William Shakespeare’s Julius Caesar is a play that provides ample opportunity for allusions and analogy. “Evidence for this popularity is mainly deduced from allusions to the drama in contemporary works, most notably in the writing of Ben Jonson” (Zander 12). The use of these literary devices begin with what has been assumed to be quite purposeful analogies put into the story by Shakespeare himself such as allusions which a “reader might also assume, within the earlier analogy, that if Cassius has presented Caesar as the Anti-Christ, Antony is here presenting him as Christ” (McMurtry 76). What is especially interesting about this historically-based tragedy from the Bard, however, is how far into the future and how much capability of making allusions to and drawing analogies with Julius Caesar has stretched.

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Analogies have been made to contemporary politics that trace at least as far back as the “representation of Caesar as a totally unsympathetic dictator reinforced by overt allusions to Fascism” (Derrick 139). The most recent analogies to the court of Julius Caesar being the center of a corrupt and decaying empire arose during the administration of George W. Bush with allusions being made to Caesar’s desire to turn a republic into an empire with himself situated at the top. The idea that audiences were intended draw analogies between Caesar, Brutus and Antony with later political figures seems clear: “That Julius Caesar made a great impression upon contemporary audiences is clear from allusions in the literature of the period. Apparently it had frequent revivals and it was acted at Court before James I and later before Charles” (Shakespeare xiii).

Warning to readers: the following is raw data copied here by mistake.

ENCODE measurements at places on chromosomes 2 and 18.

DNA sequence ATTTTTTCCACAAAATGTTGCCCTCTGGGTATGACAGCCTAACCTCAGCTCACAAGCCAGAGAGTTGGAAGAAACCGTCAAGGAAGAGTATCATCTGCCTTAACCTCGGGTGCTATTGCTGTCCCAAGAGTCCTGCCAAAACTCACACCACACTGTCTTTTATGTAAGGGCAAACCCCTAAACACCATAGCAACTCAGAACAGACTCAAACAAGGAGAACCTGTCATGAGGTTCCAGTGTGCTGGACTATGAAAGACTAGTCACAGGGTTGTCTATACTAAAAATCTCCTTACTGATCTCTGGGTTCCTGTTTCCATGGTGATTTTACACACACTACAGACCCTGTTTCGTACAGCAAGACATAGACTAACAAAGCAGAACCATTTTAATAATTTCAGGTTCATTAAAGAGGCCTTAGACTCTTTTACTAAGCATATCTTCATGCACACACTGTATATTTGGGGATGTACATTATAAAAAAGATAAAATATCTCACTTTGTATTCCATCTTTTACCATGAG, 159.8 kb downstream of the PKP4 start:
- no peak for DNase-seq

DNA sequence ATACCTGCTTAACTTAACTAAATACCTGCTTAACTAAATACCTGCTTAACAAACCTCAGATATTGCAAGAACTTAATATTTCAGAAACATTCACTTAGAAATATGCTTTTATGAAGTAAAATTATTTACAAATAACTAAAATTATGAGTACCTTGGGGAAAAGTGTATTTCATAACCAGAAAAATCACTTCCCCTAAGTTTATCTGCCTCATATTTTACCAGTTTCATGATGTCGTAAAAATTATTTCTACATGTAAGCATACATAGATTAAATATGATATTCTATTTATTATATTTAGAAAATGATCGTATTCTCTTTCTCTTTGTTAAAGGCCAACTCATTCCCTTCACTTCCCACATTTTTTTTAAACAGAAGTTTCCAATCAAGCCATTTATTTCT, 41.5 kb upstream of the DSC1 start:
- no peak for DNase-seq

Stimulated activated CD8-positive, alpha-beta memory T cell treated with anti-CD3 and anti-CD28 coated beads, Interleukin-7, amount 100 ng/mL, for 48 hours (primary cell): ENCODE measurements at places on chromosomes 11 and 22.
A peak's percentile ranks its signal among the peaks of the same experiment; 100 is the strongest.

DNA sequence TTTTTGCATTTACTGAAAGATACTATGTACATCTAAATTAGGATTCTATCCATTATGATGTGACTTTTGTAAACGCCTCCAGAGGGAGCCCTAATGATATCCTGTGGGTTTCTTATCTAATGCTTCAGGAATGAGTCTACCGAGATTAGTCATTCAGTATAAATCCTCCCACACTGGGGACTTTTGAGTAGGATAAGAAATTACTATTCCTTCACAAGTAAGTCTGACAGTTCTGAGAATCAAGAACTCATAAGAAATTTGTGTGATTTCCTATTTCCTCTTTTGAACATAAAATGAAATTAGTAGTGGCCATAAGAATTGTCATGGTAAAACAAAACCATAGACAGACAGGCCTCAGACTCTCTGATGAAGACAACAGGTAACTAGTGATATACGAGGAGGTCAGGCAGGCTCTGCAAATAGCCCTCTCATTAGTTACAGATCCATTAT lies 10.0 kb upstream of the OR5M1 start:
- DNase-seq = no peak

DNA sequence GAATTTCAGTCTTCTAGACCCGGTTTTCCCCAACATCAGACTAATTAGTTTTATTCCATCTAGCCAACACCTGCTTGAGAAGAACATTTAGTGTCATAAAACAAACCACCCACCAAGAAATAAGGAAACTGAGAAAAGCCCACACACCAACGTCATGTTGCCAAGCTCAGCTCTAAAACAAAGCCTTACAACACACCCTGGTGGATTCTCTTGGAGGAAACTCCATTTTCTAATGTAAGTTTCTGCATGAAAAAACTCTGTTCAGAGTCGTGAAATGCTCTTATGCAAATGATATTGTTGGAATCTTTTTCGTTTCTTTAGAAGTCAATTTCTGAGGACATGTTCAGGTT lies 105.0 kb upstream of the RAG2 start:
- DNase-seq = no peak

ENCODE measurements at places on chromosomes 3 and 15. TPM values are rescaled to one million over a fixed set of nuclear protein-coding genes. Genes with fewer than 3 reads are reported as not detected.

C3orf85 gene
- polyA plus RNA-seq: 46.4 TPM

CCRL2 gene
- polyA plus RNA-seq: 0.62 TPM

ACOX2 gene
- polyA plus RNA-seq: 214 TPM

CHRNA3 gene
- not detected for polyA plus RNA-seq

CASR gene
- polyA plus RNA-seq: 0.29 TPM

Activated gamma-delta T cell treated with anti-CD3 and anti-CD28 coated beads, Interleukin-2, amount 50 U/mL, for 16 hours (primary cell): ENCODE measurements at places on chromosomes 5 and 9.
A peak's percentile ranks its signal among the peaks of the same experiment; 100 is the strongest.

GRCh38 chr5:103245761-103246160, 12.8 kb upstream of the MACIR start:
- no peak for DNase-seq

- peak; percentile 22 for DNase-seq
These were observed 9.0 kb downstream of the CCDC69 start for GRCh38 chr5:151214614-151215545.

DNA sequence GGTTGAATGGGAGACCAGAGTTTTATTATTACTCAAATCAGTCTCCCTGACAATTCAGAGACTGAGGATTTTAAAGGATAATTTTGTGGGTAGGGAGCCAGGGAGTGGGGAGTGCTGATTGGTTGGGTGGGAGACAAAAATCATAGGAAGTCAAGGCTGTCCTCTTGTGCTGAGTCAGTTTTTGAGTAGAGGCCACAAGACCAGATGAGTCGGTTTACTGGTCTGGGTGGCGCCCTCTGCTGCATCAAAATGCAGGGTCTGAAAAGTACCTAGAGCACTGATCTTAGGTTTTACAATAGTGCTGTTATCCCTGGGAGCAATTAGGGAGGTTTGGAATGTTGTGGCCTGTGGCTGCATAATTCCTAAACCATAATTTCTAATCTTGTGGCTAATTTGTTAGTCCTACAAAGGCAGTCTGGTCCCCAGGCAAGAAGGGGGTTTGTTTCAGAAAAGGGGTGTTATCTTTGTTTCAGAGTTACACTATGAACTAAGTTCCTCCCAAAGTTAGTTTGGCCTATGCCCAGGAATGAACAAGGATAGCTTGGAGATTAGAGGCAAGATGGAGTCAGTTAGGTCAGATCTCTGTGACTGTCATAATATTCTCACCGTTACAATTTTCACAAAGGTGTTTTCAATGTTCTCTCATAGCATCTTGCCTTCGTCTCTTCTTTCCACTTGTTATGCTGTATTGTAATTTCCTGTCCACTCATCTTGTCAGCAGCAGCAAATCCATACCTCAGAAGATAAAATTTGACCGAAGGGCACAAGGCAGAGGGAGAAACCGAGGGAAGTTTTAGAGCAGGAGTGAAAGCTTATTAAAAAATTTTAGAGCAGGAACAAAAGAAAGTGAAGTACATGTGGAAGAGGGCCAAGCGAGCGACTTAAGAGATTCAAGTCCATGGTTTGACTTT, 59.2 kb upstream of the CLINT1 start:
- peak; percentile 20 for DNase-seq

As for how far Julius Caesar has come in the world of being alluded, one can title an article, a writer can apparently title a newspaper article providing a food recipe using not one, but two different allusions to the play without even having to mention the name Shakespeare (Stovall).

  • Derrick, Thomas. Understanding Shakespeare’s Julius Caesar: A Student Casebook to Issues, Sources, and Historical Documents. Westport, CT: Greenwood, 1998.
  • McMurtry, Jo. Julius Caesar: A Guide to the Play. Westport, CT: Greenwood, 1998.
  • Shakespeare, William. The Tragedy of Julius Caesar. New York: Washington Square, 1959.
  • Stovall, Waltrina. “Great Caesar’s Ghost: The Ides Are upon Us.” St Louis Post-Dispatch (MO) 14 Mar. 1994.
  • Zander, Horst. “Julius Caesar and the Critical Legacy.” Julius Caesar: New Critical Essays. Ed. Horst Zander. New York: Routledge, 2005. 3-56. LastName, First, Middle. “Article Title.” Journal Title (Year): Pages From – To. Print.